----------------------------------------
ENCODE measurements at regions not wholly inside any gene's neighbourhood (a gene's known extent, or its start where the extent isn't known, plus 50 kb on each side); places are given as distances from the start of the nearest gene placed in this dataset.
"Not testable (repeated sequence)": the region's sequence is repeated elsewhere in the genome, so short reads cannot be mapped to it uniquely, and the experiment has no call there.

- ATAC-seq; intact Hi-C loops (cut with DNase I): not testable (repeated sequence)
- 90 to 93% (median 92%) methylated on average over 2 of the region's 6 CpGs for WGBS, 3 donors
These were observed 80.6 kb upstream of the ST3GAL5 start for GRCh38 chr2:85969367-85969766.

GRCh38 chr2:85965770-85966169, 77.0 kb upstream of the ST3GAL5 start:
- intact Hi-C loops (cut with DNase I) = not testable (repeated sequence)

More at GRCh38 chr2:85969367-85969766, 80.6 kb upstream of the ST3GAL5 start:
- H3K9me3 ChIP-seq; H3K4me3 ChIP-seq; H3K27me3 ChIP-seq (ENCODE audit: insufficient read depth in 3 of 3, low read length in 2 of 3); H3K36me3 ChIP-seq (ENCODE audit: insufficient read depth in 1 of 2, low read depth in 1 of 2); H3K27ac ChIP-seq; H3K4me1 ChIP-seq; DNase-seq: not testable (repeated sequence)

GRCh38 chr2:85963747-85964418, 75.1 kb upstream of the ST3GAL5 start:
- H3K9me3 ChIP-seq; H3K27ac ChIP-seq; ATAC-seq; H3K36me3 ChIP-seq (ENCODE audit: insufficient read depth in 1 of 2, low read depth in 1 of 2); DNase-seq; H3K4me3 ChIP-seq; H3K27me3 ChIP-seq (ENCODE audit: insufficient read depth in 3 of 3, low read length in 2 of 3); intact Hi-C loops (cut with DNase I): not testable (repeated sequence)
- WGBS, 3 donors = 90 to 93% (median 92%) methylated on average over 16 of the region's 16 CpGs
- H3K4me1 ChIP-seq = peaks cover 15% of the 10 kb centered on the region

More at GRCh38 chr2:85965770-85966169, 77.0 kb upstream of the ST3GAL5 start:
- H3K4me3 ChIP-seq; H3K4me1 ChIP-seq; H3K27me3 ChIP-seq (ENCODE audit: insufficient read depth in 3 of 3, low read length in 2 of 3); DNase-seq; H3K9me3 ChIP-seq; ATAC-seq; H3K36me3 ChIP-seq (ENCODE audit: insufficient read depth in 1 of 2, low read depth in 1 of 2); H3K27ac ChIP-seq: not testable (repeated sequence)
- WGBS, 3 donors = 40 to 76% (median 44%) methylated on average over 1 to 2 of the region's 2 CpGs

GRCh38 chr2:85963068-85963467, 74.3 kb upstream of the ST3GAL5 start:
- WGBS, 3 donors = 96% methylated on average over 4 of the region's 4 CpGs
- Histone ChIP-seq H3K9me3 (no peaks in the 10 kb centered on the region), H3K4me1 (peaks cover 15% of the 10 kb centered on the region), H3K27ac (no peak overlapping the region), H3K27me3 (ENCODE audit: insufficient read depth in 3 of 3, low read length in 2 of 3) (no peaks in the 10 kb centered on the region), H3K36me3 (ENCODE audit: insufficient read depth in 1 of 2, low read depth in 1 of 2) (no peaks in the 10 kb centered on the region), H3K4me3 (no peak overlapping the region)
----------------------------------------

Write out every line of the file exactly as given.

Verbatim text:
ENCODE measurements at regions not wholly inside any gene's neighbourhood (a gene's known extent, or its start where the extent isn't known, plus 50 kb on each side); places are given as distances from the start of the nearest gene placed in this dataset.
"Not testable (repeated sequence)": the region's sequence is repeated elsewhere in the genome, so short reads cannot be mapped to it uniquely, and the experiment has no call there.

- ATAC-seq; intact Hi-C loops (cut with DNase I): not testable (repeated sequence)
- 90 to 93% (median 92%) methylated on average over 2 of the region's 6 CpGs for WGBS, 3 donors
These were observed 80.6 kb upstream of the ST3GAL5 start for GRCh38 chr2:85969367-85969766.

GRCh38 chr2:85965770-85966169, 77.0 kb upstream of the ST3GAL5 start:
- intact Hi-C loops (cut with DNase I) = not testable (repeated sequence)

More at GRCh38 chr2:85969367-85969766, 80.6 kb upstream of the ST3GAL5 start:
- H3K9me3 ChIP-seq; H3K4me3 ChIP-seq; H3K27me3 ChIP-seq (ENCODE audit: insufficient read depth in 3 of 3, low read length in 2 of 3); H3K36me3 ChIP-seq (ENCODE audit: insufficient read depth in 1 of 2, low read depth in 1 of 2); H3K27ac ChIP-seq; H3K4me1 ChIP-seq; DNase-seq: not testable (repeated sequence)

GRCh38 chr2:85963747-85964418, 75.1 kb upstream of the ST3GAL5 start:
- H3K9me3 ChIP-seq; H3K27ac ChIP-seq; ATAC-seq; H3K36me3 ChIP-seq (ENCODE audit: insufficient read depth in 1 of 2, low read depth in 1 of 2); DNase-seq; H3K4me3 ChIP-seq; H3K27me3 ChIP-seq (ENCODE audit: insufficient read depth in 3 of 3, low read length in 2 of 3); intact Hi-C loops (cut with DNase I): not testable (repeated sequence)
- WGBS, 3 donors = 90 to 93% (median 92%) methylated on average over 16 of the region's 16 CpGs
- H3K4me1 ChIP-seq = peaks cover 15% of the 10 kb centered on the region

More at GRCh38 chr2:85965770-85966169, 77.0 kb upstream of the ST3GAL5 start:
- H3K4me3 ChIP-seq; H3K4me1 ChIP-seq; H3K27me3 ChIP-seq (ENCODE audit: insufficient read depth in 3 of 3, low read length in 2 of 3); DNase-seq; H3K9me3 ChIP-seq; ATAC-seq; H3K36me3 ChIP-seq (ENCODE audit: insufficient read depth in 1 of 2, low read depth in 1 of 2); H3K27ac ChIP-seq: not testable (repeated sequence)
- WGBS, 3 donors = 40 to 76% (median 44%) methylated on average over 1 to 2 of the region's 2 CpGs

GRCh38 chr2:85963068-85963467, 74.3 kb upstream of the ST3GAL5 start:
- WGBS, 3 donors = 96% methylated on average over 4 of the region's 4 CpGs
- Histone ChIP-seq H3K9me3 (no peaks in the 10 kb centered on the region), H3K4me1 (peaks cover 15% of the 10 kb centered on the region), H3K27ac (no peak overlapping the region), H3K27me3 (ENCODE audit: insufficient read depth in 3 of 3, low read length in 2 of 3) (no peaks in the 10 kb centered on the region), H3K36me3 (ENCODE audit: insufficient read depth in 1 of 2, low read depth in 1 of 2) (no peaks in the 10 kb centered on the region), H3K4me3 (no peak overlapping the region)